The various shocks of the last few years, including the Ukraine war and the Coronavirus pandemic, have accelerated the structural shift away from traditional formats such as print and linear TV towards more digital and mobile media. This transition has not been an easy one for publishers, many of whom have struggled to attract attention in a world of abundant media – and have found that much of the advertising revenue has moved to big tech companies such as Meta and Google. But now, data suggests that a new set of platform and format shifts are underway, which combined with rapidly changing audience expectations, are set to further disrupt the industry.
Digital News Report data collected using online surveys across 46 countries clearly illustrates the fraying connection between publishers and audiences. One measure of this shift is a question we ask about the most important gateways that people use to access online news. Using average data across all 46 markets, we find that more people chose social media each year, mostly at the expense of direct access via a traditional news website or app. Access via search and other aggregators has also increased slightly over time (see graph above).
These are averages, and it is important to point out that direct connection remains strong in some markets – mainly in Northern Europe – where there is keen interest in news and relatively high trust. But elsewhere, especially in parts of Asia, Latin America, and Africa, social media or other aggregators have become by far the most important gateways, leaving news brands much more dependent on third-party platforms.
Generational differences are also a big part of the story. In almost every country, we find that younger users are less likely to go directly to a news site or app and more likely to use social media or other intermediaries. This is just one indication of how the generation that has grown up in the age of social and messaging apps, is displaying very different behaviours as they come into adulthood.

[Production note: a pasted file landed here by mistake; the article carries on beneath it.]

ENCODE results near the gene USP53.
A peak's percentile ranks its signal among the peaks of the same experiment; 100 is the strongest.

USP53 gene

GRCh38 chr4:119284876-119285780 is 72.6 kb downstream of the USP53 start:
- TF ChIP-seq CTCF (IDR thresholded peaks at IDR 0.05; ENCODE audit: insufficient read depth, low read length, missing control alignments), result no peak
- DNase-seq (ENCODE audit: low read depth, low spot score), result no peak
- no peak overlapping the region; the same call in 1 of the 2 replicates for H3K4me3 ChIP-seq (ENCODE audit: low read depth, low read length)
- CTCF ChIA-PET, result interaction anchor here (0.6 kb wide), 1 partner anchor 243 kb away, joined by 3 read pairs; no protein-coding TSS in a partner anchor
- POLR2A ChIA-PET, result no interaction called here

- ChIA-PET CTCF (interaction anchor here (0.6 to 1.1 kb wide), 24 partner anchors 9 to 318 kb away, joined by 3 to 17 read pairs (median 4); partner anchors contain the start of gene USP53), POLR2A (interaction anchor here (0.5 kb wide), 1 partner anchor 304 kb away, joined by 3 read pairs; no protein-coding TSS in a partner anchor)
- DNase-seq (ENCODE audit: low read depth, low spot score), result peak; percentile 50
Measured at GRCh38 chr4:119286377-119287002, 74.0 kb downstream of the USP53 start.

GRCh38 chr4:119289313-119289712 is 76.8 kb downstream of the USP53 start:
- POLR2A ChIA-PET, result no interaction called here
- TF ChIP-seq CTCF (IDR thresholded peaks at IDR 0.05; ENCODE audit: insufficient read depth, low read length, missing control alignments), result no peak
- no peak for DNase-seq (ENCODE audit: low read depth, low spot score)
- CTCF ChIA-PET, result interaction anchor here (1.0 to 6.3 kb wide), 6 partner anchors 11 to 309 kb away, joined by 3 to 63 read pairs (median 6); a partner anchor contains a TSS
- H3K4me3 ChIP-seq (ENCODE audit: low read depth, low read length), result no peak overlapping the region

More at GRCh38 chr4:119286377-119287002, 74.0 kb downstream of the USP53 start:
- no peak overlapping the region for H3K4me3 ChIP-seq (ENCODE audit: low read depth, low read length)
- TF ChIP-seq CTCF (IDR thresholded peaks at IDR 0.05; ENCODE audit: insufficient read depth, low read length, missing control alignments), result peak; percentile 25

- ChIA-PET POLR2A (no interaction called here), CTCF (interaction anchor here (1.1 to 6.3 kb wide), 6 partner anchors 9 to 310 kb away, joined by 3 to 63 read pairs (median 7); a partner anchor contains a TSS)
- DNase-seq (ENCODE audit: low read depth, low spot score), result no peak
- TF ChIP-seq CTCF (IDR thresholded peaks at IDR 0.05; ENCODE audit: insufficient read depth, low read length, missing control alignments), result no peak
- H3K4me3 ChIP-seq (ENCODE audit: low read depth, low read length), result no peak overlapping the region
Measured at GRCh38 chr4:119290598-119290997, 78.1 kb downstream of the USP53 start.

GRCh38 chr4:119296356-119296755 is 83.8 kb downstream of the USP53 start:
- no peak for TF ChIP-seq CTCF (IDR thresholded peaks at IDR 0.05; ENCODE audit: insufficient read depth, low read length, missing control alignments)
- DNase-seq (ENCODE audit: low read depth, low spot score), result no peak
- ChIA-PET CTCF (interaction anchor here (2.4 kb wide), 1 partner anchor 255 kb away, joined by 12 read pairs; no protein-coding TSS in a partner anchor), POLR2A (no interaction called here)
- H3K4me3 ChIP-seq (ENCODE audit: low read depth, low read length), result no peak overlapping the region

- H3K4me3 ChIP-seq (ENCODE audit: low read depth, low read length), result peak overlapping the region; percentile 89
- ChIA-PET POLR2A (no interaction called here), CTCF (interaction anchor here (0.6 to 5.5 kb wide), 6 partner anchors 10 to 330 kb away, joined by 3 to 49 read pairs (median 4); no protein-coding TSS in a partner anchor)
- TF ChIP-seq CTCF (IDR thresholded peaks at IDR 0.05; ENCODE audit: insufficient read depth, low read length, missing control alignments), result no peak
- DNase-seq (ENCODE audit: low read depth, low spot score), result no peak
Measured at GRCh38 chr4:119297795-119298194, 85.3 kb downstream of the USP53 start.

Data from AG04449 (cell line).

Legacy social networks under pressure
Dependence on social media may be growing, but it is not necessarily the same old networks. Across all age groups, Facebook is becoming much less important as a source of news – and, by implication, as a driver of traffic to news websites. Just 28% say they accessed news via Facebook in 2023 compared with 42% in 2016 (based on data from 12 countries we have been tracking since 2014). This decline is partly driven by Facebook pulling back from news and partly by the way that video-based networks like YouTube and TikTok are capturing much of the attention of younger users. Twitter usage is also reportedly on the slide following the chaotic set of changes introduced by Elon Musk, even if our survey in early 2023 shows relatively stable weekly reach overall.
Use of Facebook for news is declining, video networks on the rise
Across all countries, TikTok is the fastest growing social network in our survey, used by 44% of 18–24-year-olds for any purpose and by 20% for news (up five percentage points compared with last year). Data also show that the Chinese owned app is most heavily used in parts of Asia, Latin America and Africa.
The report also provides evidence that users of TikTok, Instagram and Snapchat tend to pay more attention to celebrities and social media influencers than they do to journalists or media companies when it comes to news topics. This marks a sharp contrast with legacy social networks such as Facebook and Twitter, where news organisations still attract most attention and lead conversations.
Journalists are losing out to personalities and influencers in youth-based networks
Although many news organisations including the BBC and the Daily Mail have been experimenting with TikTok accounts, many are struggling to adapt to the more informal tone, where creativity is at a premium. These shifts are additionally challenging for publishers because they often require expensive bespoke content to be created and there are few ways to monetise short form videos, with limited linking opportunities back to websites or apps.
Younger groups are less likely to read online
These platform shifts are part of a wider move away from reading and towards watching or listening to news content online. While all age groups say they still prefer to read news online because of the speed and control if offers, younger groups are more likely to express preferences for watching or listening to news content. And this translates into greater consumption of short form videos and podcasts by this group. Across all markets, almost two-thirds (62%) consumed video via social media in the previous week and just 28% when browsing a news website or app. Facebook and YouTube remain the biggest outlets for online video, but with under-35s, TikTok is now not far behind. In an audio context, the vast majority of content is accessed through YouTube, Apple Podcasts or Spotify.